SUNRISE ANCESTRAL REMEMBRANCE OF THE MIDDLE PASSAGE CEREMONY


SUNRISE ANCESTRAL REMEMBRANCE OF THE MIDDLE PASSAGE CEREMONY
HISTORIC VIRGINIA KEY BEACH PARK
MIAMI, FLORIDA

June 22, 2014, 5:30 a.m.

The Past is Present, he Future is Now.

All peoples are Three Peoples: the Ancestors, the Living, and the Yet Unborn. All of our Ancestors and all of our Future Generations are alive and present in us today.
--Traditional African Wisdom

Every word we say, every deed we do affects the next Seven Generations.
--Native American Wisdom

Virtually every African American today is descended from at least one Ancestor who survived the Middle Passage, as the unspeakable forced Atlantic crossing was called. For each survivor, from four to seven other Africans perished, between the point of their capture and the arrival of the ships in the “New World,”lives senselessly destroyed, wasted, and sacrificed to wanton greed and corruption.

Now in its 23rd year, Miami’s annual beachfront Remembrance of the untold millions of Ancestors who perished in that demonic “trade” – and of those who survived it, and the nightmare of centuries of slavery which followed, to give life to present and future generations – is one of the earliest established of the increasing number of such remembrance ceremonies around the nation and the world.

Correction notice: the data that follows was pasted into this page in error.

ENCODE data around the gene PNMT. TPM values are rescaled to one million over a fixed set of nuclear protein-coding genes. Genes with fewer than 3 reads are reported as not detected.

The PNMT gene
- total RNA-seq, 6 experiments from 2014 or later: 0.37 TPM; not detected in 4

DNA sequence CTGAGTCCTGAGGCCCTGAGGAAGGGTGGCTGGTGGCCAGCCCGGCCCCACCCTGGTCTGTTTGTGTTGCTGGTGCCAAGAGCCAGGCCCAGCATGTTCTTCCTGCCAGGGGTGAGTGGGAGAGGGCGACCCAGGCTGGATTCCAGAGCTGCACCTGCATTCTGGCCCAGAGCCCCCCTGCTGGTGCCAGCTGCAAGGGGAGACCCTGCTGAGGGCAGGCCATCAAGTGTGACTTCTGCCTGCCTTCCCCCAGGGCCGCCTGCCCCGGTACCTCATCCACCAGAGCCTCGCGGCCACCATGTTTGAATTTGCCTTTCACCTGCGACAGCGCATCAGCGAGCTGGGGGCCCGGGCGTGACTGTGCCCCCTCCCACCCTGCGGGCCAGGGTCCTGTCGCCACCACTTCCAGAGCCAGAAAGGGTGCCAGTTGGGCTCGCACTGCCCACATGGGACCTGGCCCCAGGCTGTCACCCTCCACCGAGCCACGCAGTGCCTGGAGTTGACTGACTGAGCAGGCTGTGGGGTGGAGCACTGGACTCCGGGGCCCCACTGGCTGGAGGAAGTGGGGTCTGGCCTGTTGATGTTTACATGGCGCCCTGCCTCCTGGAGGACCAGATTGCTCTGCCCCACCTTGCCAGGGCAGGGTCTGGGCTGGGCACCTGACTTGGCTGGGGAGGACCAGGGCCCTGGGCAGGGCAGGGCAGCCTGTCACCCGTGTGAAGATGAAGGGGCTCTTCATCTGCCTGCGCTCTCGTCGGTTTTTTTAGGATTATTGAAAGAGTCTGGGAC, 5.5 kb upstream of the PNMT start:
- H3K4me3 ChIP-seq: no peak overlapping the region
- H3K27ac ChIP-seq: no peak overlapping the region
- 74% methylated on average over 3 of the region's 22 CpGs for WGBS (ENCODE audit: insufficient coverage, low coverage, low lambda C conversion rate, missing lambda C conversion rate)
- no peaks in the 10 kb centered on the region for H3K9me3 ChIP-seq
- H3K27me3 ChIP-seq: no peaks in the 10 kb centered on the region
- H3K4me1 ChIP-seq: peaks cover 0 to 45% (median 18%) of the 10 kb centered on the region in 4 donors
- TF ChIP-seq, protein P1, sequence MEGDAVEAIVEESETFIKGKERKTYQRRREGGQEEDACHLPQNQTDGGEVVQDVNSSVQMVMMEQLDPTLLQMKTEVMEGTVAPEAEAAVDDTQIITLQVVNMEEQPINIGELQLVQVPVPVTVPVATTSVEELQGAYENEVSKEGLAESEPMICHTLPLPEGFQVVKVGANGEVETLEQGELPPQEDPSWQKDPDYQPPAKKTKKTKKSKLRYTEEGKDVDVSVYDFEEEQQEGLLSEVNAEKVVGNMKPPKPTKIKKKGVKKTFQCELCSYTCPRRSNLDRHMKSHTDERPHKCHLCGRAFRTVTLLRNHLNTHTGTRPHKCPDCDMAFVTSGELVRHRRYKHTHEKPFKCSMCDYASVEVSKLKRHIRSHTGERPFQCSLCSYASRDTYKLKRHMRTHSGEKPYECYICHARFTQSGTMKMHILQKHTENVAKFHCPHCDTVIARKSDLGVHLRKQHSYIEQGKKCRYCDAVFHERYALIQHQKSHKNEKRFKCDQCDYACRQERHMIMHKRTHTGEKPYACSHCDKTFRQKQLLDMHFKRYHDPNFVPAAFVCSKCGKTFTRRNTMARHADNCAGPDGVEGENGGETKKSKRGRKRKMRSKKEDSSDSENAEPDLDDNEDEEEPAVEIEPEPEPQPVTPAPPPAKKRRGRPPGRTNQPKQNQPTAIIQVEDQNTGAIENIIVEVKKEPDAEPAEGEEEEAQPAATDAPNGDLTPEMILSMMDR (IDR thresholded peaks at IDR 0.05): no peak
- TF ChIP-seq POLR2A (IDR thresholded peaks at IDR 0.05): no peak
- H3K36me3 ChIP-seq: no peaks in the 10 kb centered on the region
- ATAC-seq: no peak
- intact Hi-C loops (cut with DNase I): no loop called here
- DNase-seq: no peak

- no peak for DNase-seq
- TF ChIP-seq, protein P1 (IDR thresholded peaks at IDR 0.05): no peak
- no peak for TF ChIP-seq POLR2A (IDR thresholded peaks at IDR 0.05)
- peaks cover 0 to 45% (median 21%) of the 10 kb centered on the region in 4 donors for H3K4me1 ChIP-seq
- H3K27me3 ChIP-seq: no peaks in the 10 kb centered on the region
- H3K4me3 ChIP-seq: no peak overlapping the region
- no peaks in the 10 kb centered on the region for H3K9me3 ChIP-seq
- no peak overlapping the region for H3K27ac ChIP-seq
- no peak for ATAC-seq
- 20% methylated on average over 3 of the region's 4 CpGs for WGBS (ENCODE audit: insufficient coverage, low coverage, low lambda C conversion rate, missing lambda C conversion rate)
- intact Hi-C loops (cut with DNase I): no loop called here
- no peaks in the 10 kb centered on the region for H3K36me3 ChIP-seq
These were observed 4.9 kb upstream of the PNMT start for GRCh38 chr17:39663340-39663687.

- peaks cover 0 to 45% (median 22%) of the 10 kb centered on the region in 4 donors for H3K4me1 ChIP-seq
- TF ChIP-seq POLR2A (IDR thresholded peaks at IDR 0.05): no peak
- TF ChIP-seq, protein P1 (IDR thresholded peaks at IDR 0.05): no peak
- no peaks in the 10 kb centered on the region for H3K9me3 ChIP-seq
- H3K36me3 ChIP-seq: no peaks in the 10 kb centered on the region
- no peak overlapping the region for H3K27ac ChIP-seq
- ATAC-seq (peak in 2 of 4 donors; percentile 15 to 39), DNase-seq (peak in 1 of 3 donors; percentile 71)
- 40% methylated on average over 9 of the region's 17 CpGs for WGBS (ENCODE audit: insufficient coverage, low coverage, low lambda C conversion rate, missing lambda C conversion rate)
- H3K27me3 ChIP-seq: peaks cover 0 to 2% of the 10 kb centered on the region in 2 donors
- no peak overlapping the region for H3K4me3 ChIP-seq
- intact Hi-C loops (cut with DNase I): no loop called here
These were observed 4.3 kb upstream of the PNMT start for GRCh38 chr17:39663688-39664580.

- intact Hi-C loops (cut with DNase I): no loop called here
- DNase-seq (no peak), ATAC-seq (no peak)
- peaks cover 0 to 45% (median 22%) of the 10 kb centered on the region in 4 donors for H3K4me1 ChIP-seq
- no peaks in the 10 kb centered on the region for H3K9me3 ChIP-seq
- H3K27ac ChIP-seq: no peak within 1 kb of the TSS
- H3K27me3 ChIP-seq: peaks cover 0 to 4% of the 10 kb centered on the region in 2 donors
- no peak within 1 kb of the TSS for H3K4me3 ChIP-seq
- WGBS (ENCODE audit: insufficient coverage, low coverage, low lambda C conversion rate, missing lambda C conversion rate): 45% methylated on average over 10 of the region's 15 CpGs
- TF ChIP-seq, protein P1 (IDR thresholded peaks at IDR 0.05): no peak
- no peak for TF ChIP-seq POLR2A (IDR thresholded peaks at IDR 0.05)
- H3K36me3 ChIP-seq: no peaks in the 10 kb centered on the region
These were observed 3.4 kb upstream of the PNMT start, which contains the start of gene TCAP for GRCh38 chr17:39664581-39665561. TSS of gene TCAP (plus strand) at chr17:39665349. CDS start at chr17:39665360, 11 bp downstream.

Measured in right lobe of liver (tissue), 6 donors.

The Miami event is held annually on the Sunday morning closest to the summer solstice, and has also become linked to the growing observance of Juneteenth, the commemoration of June 19, 1865, when the true end of legal slavery in the U.S. came, as the last of the enslaved population, in East Texas, became free:Truly, “Until all of us are free, none of us is free.”

This year’s Ancestral Remembrance takes on even more timeliness and importance because 2014 marks the 20th anniversary of the 1994 launch of the UNESCO Slave Route Project in Benin West Africa, cosponsored by Haiti, as a global call to all nations which were touched by the “slave trade” to identify and conserve all historic sites, artifacts, archival records, oral memories, and other evidence so that this story is never lost or forgotten by future generations. This anniversary includes a special appeal by the Slave Route Project to the U.S. and North America to become more involved.

The Remembrance is open to all and is largely informal and grass-roots based. It begins with a Native American “Opening of the Way” ceremony and a pouring of a libation honoring African tradition, followed by an open invitation to share welcoming prayers, thoughts, performances, art, music and songs
(drummers are specially invited), and other expressions. The ceremony concludes with the placing of offerings of fruits, yams, grains, flowers, and other appropriate items, on a raft and carried out to sea and released.

For further information, call 305-904-7620 or 305-260-1246.

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